Although technological tragedies differ in many respects from classical tragedies, they also show deep continuities. Just as in the case of their classical models, the behavior of the tragic heroes of our time is characterized by miscalculation (hamartia), blindness (atè) with regard to the tragic reality and foolhardiness (hybris).Now, tragic events do not automatically raise tragic awareness. Tragedies are characterized by the fact that the tragic heroes – unlike the spectators – are unaware of the fate that is befalling them, and coming about because of them. But most tragedies also have a reversal of circumstances (peripéteia), a moment at which hopeful expectation crumbles and the hero suddenly becomes aware of his tragic position. Postmodernity is another way of saying that modern culture recognizes itself as tragic.

"In an era of heightened existential vulnerability and awareness of finitude there is a correspondingly heightened need for new contexts of human understanding. Here we owe an enormous debt of gratitude to de Mul for providing us with a superb explication of the thought of Wilhelm Dilthey, whose precocious insights into the finitude and historical contingency of human understanding promise to contribute immeasurably to the widening of its horizons."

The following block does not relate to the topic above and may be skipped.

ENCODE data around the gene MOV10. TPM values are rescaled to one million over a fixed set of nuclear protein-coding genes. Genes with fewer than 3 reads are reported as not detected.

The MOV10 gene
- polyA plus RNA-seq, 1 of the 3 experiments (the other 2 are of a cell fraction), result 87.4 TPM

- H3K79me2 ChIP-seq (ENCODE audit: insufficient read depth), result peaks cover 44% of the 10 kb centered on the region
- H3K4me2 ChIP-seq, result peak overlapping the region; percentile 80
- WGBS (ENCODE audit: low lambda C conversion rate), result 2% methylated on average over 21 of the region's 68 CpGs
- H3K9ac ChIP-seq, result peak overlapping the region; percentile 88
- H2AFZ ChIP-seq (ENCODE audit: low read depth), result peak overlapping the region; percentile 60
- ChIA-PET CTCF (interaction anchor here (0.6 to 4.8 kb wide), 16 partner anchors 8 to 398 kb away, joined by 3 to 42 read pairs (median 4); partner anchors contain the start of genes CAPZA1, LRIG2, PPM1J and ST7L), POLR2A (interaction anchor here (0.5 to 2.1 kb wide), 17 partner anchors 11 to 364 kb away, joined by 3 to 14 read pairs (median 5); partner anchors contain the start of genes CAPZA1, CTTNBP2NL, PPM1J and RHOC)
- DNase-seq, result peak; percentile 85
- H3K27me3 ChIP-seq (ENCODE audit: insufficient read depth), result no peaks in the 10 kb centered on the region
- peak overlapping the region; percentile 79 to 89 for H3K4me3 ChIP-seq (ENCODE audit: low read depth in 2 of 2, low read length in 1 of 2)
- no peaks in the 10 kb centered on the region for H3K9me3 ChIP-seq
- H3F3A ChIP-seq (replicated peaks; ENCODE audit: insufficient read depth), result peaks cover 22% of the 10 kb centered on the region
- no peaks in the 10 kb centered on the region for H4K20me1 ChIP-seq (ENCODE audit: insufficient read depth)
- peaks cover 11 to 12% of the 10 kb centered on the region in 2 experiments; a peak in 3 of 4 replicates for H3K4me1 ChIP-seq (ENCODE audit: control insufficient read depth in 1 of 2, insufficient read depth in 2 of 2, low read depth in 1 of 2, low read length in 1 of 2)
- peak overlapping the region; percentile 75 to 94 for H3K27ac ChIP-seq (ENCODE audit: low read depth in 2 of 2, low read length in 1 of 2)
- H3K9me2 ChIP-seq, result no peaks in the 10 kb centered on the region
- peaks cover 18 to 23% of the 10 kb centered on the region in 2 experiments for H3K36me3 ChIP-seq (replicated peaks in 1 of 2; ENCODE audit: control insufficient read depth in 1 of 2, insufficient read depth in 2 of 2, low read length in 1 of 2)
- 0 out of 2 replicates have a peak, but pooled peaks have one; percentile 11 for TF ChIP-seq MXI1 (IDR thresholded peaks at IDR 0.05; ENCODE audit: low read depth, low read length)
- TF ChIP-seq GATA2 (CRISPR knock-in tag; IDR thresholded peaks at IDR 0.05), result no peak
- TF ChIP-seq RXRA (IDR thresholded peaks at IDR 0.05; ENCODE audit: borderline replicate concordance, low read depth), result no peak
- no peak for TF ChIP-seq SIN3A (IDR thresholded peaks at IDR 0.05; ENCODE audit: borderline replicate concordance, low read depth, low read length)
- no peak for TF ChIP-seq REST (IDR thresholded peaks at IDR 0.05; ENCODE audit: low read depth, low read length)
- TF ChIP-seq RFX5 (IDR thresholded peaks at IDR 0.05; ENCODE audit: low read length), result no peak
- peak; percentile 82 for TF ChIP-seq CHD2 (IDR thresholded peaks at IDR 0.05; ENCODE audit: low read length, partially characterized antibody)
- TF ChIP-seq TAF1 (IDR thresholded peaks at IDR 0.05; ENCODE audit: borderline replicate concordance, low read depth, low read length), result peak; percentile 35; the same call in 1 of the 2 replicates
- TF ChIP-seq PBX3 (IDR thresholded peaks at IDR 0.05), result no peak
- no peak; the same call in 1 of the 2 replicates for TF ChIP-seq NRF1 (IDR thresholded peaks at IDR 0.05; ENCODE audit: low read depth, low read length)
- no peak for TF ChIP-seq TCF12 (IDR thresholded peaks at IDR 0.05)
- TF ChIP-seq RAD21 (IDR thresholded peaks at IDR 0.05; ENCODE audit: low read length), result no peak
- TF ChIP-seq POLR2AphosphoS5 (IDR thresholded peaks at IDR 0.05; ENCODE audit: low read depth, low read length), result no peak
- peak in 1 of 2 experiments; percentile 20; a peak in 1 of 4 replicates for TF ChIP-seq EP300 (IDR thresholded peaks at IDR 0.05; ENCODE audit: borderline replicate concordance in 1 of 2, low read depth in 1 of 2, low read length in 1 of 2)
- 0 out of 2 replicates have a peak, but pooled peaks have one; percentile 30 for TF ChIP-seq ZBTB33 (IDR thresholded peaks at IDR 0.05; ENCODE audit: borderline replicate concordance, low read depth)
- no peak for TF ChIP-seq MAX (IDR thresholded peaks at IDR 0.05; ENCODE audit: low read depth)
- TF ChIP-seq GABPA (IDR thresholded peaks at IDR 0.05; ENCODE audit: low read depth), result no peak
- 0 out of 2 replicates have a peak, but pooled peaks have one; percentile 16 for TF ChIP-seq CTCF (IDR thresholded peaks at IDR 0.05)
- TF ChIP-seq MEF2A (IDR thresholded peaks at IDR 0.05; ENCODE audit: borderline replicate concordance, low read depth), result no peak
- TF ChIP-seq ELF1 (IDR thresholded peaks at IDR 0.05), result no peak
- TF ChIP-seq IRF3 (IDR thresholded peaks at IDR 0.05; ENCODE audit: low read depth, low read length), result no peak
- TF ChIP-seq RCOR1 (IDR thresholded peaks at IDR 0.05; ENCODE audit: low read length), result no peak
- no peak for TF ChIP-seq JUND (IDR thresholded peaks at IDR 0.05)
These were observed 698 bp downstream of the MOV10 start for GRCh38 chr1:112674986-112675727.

Robert D. Stolorow, Human Studies. A Journal for Philosophy and the Social Sciences (2012) Read entire review

Also see The Tragedy of Finitude

Published in Publications
Jos de Mul. The game of life. Narrative and ludic identity formation in computer games. In: J. Goldstein and J. Raessens,Handbook of Computer Games Studies. Cambridge MA (MIT Press), 2005, 251-266.

Human identity is not a self-contained entity, hidden in the depths of our inner self, but is actively constructed in a social world with the aid of various expressions, such as social roles, rituals, clothes, music, and (life) stories. These expressions not only mediate between us and our world (referentiality) and between us and our fellow man (communicability), but also between us and ourselves (self-understanding). Consequently, changes in these mediating structures reflect changes in the relationship between us and our world, in our social relationships, and in our self-conception.